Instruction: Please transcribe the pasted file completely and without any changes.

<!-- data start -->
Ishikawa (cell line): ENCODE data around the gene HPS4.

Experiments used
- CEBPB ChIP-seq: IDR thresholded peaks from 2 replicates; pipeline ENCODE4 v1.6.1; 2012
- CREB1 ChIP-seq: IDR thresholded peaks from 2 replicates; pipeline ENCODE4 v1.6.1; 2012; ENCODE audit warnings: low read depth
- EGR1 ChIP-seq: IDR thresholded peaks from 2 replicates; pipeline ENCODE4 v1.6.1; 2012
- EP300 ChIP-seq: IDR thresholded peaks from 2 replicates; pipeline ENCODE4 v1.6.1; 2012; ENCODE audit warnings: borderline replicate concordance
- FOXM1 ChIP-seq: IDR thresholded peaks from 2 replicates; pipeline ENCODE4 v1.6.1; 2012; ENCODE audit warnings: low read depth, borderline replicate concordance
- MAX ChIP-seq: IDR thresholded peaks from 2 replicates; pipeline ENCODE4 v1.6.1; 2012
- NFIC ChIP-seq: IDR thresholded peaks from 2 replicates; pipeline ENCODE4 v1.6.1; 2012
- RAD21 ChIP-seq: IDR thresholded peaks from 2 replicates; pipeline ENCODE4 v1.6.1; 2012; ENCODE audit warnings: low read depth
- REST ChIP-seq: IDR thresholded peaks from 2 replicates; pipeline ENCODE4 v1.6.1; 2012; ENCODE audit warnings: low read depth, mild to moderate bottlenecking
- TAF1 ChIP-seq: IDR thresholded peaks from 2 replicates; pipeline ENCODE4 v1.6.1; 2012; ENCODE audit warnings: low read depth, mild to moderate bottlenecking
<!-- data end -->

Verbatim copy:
Ishikawa (cell line): ENCODE data around the gene HPS4.

Experiments used
- CEBPB ChIP-seq: IDR thresholded peaks from 2 replicates; pipeline ENCODE4 v1.6.1; 2012
- CREB1 ChIP-seq: IDR thresholded peaks from 2 replicates; pipeline ENCODE4 v1.6.1; 2012; ENCODE audit warnings: low read depth
- EGR1 ChIP-seq: IDR thresholded peaks from 2 replicates; pipeline ENCODE4 v1.6.1; 2012
- EP300 ChIP-seq: IDR thresholded peaks from 2 replicates; pipeline ENCODE4 v1.6.1; 2012; ENCODE audit warnings: borderline replicate concordance
- FOXM1 ChIP-seq: IDR thresholded peaks from 2 replicates; pipeline ENCODE4 v1.6.1; 2012; ENCODE audit warnings: low read depth, borderline replicate concordance
- MAX ChIP-seq: IDR thresholded peaks from 2 replicates; pipeline ENCODE4 v1.6.1; 2012
- NFIC ChIP-seq: IDR thresholded peaks from 2 replicates; pipeline ENCODE4 v1.6.1; 2012
- RAD21 ChIP-seq: IDR thresholded peaks from 2 replicates; pipeline ENCODE4 v1.6.1; 2012; ENCODE audit warnings: low read depth
- REST ChIP-seq: IDR thresholded peaks from 2 replicates; pipeline ENCODE4 v1.6.1; 2012; ENCODE audit warnings: low read depth, mild to moderate bottlenecking
- TAF1 ChIP-seq: IDR thresholded peaks from 2 replicates; pipeline ENCODE4 v1.6.1; 2012; ENCODE audit warnings: low read depth, mild to moderate bottlenecking